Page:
Klas Molin, Sweden’s Ambassador to India, plogging. Photo: Jennifer Ehrenström.
It’s healthy and eco-friendly. Plogging – picking up litter while jogging – is a craze that’s made tidying up outdoors trendy – and not just in Sweden. In the past year, plogging has spread around the world.
There are currently plogging groups in more than 40 countries, and the Swedish word plogga has made its way into other languages, including English (plog), German (ploggen) and Italian (ploggare).
We can only speculate how the plogging movement will develop in 2019, but it started with Swedish multisport athlete Erik Ahlström.
After 20 years in Åre, a small skiing community in northern Sweden, he returned to the capital of Stockholm and was shocked by the amount of litter around the city. It was at that moment he decided to make a difference.
“For several years I’d been wondering how to change a behaviour that I see as a sign of a dysfunctional society that has no respect for each other or the Earth – namely littering. The same trash could remain in the same place for several weeks without anyone picking it up, so I started picking it up. It warmed my heart to start cleaning up, even though it was a small area,” says Erik Ahlström.
To spread the trend, he started the plogging initiative – groups of joggers picking up trash while exercising together. The hope was that more people would see the need and start making a difference for the environment while also getting exercise. Just how your exercise is less important, according to Erik.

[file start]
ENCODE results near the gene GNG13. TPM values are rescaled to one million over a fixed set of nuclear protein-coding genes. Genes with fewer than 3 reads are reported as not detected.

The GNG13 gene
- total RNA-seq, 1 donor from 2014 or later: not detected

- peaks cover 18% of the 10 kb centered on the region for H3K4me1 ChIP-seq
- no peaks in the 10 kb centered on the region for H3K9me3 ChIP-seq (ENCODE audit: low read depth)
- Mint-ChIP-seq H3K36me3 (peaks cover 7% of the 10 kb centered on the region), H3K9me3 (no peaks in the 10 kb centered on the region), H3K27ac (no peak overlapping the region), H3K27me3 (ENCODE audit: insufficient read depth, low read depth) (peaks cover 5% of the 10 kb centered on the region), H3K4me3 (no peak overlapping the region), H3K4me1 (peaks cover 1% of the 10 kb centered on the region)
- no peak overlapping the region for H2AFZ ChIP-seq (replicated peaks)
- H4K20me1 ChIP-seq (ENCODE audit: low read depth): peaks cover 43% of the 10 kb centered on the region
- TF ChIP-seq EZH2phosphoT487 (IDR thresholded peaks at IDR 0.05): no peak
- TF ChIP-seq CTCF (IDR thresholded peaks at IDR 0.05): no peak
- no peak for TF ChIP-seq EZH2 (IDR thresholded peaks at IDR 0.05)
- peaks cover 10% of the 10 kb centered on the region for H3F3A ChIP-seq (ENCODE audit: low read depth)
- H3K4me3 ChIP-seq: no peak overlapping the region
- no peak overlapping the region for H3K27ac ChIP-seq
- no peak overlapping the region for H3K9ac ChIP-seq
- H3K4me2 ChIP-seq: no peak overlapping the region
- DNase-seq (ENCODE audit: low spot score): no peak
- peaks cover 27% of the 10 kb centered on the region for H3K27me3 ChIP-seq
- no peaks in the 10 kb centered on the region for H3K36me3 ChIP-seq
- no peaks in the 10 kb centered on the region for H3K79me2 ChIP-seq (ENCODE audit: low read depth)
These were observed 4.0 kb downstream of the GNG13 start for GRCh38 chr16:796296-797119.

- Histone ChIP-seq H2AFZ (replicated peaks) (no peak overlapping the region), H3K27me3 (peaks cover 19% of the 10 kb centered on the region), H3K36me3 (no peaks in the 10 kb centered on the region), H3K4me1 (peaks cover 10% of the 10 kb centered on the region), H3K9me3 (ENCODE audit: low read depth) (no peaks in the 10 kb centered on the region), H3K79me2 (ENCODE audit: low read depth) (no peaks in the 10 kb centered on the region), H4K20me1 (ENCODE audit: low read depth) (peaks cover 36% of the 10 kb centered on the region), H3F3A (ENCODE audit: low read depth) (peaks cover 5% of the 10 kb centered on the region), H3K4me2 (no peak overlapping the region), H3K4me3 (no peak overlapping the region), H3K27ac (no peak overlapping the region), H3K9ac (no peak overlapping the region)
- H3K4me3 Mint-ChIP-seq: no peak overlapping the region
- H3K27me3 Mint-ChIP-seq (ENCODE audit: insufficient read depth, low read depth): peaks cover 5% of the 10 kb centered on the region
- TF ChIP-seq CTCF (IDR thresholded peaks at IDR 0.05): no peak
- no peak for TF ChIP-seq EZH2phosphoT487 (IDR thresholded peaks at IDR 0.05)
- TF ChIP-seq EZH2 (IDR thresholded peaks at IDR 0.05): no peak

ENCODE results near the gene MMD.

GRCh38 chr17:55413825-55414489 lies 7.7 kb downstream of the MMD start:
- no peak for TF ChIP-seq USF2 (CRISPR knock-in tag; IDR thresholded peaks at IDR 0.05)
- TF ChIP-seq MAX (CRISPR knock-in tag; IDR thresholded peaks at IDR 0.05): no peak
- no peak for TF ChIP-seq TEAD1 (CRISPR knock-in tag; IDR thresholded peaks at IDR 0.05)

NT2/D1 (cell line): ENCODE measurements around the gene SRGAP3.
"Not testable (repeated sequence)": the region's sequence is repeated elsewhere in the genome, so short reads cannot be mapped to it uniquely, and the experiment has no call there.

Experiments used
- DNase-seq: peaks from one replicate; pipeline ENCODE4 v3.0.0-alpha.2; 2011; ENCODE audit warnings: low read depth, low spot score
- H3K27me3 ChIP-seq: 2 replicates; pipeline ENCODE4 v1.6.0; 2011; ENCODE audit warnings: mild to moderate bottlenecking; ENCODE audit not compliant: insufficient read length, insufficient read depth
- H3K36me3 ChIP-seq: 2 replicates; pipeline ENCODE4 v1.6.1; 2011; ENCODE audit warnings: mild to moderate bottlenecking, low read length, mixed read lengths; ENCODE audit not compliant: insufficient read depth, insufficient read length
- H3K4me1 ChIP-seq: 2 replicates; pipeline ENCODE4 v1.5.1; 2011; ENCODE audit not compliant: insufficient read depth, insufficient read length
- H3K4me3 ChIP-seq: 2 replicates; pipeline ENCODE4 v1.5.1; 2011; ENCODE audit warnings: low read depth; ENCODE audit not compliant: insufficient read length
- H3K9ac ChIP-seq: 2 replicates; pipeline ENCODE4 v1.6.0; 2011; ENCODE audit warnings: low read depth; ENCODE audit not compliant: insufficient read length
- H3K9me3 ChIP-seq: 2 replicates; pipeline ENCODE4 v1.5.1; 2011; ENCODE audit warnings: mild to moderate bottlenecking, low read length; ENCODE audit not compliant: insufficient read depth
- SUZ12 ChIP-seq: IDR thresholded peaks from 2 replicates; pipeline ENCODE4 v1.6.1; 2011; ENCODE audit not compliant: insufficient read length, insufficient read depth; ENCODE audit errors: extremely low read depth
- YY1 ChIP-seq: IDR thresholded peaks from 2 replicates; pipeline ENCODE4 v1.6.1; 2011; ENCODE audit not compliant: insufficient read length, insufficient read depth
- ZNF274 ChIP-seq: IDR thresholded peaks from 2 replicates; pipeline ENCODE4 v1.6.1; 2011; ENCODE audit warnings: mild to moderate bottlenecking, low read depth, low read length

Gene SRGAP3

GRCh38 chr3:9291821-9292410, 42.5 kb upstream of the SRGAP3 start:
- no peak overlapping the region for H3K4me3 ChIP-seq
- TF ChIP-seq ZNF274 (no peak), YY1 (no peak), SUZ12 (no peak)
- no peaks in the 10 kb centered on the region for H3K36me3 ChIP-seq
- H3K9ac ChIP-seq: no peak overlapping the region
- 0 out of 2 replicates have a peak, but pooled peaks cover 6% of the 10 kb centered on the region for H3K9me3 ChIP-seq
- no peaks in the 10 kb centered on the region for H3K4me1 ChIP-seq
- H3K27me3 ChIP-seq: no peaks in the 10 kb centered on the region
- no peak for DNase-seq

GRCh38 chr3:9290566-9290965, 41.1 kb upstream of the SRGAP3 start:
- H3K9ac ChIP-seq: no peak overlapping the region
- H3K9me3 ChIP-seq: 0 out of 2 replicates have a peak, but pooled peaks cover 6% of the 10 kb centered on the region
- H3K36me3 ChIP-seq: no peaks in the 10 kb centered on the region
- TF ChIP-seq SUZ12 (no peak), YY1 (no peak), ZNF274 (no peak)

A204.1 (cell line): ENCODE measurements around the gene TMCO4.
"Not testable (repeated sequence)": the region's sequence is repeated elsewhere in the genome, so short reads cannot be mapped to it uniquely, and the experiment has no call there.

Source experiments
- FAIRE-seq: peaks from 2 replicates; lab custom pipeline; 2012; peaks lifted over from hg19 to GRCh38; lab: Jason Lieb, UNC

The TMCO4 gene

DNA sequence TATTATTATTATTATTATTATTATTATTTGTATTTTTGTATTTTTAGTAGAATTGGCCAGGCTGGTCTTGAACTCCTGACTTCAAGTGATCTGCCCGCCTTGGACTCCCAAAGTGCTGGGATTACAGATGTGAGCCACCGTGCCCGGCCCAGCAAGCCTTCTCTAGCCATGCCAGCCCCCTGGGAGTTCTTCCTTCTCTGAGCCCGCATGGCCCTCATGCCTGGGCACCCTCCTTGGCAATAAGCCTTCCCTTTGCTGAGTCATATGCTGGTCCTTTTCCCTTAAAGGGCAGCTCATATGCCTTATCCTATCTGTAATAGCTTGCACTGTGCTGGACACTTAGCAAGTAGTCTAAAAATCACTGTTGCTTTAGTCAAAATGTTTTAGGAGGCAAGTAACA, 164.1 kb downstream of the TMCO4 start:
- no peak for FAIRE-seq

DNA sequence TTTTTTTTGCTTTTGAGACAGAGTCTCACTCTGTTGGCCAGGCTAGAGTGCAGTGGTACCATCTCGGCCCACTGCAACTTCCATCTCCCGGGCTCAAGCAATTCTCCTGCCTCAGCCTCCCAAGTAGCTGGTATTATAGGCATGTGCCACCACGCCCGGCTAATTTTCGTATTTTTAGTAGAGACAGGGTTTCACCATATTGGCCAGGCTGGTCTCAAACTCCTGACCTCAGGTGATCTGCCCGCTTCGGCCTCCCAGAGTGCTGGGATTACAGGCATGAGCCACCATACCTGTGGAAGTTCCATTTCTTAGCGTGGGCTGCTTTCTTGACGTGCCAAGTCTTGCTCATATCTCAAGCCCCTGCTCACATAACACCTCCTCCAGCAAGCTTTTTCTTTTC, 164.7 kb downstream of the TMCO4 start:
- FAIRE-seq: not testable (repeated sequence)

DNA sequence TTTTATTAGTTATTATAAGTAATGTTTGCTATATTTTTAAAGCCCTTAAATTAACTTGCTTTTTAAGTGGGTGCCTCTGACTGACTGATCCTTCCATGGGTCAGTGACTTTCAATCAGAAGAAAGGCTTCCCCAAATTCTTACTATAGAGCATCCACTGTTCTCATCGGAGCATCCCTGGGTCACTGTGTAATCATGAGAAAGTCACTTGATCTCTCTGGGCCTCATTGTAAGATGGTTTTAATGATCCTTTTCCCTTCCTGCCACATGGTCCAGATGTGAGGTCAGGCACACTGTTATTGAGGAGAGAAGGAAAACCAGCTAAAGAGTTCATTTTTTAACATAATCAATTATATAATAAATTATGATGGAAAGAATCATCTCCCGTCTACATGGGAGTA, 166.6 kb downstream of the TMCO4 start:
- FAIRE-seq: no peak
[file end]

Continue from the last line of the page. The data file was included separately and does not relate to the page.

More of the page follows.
“Plogga is a blend of the Swedish words plocka upp skräp (pick up litter) and jogga (jog), but you don’t actually have to run or jog. You can plog along the street, the golf course, while biking, paddling or swimming, or just while out walking,” he says.
Two years after the craze was born, it’s now clear that Erik Ahlström’s desire to inspire others to plog has been achieved. Several Swedish missions abroad, including the Embassy of Sweden to India, are among those who have jumped on the plogging bandwagon.
“As soon as we saw that plogging had started to spread in India, too, we wanted to do something to benefit from this new Swedish concept. After an inspiring meeting with the founder of ‘Ploggers of India’, we had found an obvious partner,” says Klas Molin, Sweden’s Ambassador to India.
Ploggers of India’s Ripu Daman explains how they had an idea of building a network across India to spread the message about how citizens could take responsibility for litter.
“The network has gradually grown and now we have ploggers throughout India, in cities like Mumbai, Pune, Kolkata and New Delhi”.
Which city in the world will be next to fill up with ploggers remains to be seen.